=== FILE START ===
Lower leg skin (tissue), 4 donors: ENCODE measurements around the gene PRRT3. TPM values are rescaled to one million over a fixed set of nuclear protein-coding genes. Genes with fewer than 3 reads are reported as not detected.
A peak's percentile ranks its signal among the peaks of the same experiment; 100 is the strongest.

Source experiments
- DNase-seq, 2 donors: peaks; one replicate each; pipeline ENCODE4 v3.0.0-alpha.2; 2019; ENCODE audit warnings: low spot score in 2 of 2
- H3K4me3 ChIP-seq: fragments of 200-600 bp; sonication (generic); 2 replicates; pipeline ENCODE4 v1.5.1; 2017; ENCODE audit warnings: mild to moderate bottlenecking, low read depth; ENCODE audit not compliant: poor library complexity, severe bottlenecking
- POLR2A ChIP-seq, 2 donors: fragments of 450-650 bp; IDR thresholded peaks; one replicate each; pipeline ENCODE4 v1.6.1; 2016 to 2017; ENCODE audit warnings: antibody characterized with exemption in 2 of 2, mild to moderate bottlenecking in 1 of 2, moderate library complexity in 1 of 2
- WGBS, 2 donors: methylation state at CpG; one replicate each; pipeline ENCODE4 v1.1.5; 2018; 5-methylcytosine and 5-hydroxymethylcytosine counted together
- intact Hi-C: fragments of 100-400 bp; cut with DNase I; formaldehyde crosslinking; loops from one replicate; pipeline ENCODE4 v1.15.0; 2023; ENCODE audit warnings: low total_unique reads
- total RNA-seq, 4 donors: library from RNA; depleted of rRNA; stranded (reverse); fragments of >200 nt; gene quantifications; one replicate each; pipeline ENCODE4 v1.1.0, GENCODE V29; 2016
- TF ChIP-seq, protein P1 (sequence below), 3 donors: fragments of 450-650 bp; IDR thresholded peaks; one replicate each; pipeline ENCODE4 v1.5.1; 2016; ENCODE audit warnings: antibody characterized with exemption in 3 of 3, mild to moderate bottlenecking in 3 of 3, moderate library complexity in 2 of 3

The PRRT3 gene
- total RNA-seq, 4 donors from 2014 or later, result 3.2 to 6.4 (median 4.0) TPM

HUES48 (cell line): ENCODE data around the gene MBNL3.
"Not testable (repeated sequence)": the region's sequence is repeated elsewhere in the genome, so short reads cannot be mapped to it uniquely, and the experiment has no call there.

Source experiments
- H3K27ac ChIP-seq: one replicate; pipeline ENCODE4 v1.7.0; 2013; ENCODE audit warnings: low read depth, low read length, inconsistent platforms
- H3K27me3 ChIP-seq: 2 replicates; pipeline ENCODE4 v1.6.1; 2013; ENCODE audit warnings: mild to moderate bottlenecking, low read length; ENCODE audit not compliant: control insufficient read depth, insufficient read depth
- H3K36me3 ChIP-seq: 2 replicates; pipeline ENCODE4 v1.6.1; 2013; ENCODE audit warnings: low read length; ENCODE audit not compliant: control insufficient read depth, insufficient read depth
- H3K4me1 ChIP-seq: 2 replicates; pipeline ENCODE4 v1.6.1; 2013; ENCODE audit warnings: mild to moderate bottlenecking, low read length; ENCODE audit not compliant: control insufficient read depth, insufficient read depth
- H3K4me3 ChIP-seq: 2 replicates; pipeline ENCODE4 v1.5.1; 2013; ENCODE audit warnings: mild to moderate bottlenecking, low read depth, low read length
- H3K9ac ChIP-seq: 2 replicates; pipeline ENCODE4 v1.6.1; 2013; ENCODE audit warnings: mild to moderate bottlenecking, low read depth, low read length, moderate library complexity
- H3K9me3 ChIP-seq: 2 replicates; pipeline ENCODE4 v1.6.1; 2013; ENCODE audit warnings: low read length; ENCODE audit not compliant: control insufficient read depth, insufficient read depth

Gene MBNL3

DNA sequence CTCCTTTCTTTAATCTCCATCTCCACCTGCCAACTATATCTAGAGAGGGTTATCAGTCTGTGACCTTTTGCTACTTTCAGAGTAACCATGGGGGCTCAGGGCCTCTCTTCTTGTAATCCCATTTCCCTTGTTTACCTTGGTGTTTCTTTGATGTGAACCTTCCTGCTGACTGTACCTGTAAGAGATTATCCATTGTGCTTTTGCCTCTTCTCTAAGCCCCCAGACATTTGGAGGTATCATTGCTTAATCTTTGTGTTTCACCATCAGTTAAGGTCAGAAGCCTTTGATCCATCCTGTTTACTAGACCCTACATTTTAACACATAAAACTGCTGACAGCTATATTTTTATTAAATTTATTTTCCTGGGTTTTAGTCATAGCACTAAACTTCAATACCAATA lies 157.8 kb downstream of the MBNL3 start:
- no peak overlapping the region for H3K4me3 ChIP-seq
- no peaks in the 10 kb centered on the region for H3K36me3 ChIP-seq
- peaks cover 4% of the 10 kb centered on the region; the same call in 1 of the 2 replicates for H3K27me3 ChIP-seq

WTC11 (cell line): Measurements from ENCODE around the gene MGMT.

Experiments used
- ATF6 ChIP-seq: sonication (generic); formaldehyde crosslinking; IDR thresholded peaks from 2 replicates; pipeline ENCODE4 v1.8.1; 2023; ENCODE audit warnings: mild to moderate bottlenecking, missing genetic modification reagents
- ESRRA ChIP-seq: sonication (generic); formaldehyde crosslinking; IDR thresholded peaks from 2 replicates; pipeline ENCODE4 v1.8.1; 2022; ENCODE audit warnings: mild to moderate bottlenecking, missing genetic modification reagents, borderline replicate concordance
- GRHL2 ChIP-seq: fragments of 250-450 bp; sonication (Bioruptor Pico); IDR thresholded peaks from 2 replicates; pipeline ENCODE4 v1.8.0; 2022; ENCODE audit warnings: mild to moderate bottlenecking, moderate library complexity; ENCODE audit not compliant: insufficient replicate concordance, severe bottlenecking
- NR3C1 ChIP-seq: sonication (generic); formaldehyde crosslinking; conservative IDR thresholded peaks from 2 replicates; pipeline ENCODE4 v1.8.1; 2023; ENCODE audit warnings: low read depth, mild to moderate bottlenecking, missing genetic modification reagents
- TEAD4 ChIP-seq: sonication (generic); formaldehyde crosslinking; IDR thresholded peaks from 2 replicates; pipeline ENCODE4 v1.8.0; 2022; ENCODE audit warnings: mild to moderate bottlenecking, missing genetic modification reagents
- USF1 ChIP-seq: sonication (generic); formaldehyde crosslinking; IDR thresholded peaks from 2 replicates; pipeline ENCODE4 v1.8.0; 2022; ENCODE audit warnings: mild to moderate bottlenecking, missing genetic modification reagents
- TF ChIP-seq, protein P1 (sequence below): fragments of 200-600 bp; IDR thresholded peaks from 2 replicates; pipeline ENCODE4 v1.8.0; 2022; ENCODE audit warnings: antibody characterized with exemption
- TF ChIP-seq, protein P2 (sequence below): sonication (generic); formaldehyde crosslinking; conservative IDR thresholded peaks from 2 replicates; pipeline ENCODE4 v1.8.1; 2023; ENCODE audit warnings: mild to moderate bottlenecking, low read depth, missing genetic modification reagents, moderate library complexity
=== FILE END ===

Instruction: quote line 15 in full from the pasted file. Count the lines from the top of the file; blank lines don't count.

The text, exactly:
Source experiments